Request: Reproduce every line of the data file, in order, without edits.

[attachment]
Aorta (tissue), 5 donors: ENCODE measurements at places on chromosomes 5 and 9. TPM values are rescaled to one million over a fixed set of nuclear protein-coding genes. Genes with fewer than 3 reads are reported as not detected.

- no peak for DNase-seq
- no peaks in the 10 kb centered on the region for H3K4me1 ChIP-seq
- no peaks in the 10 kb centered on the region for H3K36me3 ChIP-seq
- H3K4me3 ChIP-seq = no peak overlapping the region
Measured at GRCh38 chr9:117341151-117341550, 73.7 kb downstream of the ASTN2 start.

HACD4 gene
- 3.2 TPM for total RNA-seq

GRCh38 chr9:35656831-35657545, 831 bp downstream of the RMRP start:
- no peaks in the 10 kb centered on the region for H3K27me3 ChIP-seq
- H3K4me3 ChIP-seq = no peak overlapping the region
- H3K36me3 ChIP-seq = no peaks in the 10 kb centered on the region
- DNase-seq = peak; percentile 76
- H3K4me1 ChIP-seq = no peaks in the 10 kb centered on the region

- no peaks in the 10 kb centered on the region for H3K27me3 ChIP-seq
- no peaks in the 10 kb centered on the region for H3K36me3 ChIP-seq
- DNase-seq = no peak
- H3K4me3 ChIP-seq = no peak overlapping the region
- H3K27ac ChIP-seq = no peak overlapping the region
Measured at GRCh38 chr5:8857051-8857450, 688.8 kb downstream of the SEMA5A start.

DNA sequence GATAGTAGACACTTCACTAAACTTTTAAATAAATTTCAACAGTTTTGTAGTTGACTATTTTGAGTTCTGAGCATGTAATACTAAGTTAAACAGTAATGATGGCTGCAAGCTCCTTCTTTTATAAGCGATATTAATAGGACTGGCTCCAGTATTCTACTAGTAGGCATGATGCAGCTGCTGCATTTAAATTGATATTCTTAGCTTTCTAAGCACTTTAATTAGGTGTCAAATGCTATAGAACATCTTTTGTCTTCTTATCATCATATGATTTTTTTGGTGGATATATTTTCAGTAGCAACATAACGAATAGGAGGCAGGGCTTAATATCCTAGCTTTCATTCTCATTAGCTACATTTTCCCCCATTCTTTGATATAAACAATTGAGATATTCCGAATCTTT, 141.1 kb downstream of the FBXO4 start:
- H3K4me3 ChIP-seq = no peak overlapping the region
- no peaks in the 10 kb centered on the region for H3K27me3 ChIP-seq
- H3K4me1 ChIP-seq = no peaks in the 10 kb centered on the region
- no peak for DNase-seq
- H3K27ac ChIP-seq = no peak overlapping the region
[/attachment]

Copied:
Aorta (tissue), 5 donors: ENCODE measurements at places on chromosomes 5 and 9. TPM values are rescaled to one million over a fixed set of nuclear protein-coding genes. Genes with fewer than 3 reads are reported as not detected.

- no peak for DNase-seq
- no peaks in the 10 kb centered on the region for H3K4me1 ChIP-seq
- no peaks in the 10 kb centered on the region for H3K36me3 ChIP-seq
- H3K4me3 ChIP-seq = no peak overlapping the region
Measured at GRCh38 chr9:117341151-117341550, 73.7 kb downstream of the ASTN2 start.

HACD4 gene
- 3.2 TPM for total RNA-seq

GRCh38 chr9:35656831-35657545, 831 bp downstream of the RMRP start:
- no peaks in the 10 kb centered on the region for H3K27me3 ChIP-seq
- H3K4me3 ChIP-seq = no peak overlapping the region
- H3K36me3 ChIP-seq = no peaks in the 10 kb centered on the region
- DNase-seq = peak; percentile 76
- H3K4me1 ChIP-seq = no peaks in the 10 kb centered on the region

- no peaks in the 10 kb centered on the region for H3K27me3 ChIP-seq
- no peaks in the 10 kb centered on the region for H3K36me3 ChIP-seq
- DNase-seq = no peak
- H3K4me3 ChIP-seq = no peak overlapping the region
- H3K27ac ChIP-seq = no peak overlapping the region
Measured at GRCh38 chr5:8857051-8857450, 688.8 kb downstream of the SEMA5A start.

DNA sequence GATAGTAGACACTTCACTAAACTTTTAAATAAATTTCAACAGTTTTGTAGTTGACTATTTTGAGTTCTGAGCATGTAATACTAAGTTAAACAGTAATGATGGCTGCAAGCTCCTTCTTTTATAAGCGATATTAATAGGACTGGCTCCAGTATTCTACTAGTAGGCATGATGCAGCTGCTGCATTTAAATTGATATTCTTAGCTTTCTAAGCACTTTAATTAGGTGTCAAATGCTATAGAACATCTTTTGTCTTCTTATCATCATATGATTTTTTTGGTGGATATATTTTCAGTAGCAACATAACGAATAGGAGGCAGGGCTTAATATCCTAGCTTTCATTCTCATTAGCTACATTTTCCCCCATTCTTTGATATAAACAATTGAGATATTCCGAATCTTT, 141.1 kb downstream of the FBXO4 start:
- H3K4me3 ChIP-seq = no peak overlapping the region
- no peaks in the 10 kb centered on the region for H3K27me3 ChIP-seq
- H3K4me1 ChIP-seq = no peaks in the 10 kb centered on the region
- no peak for DNase-seq
- H3K27ac ChIP-seq = no peak overlapping the region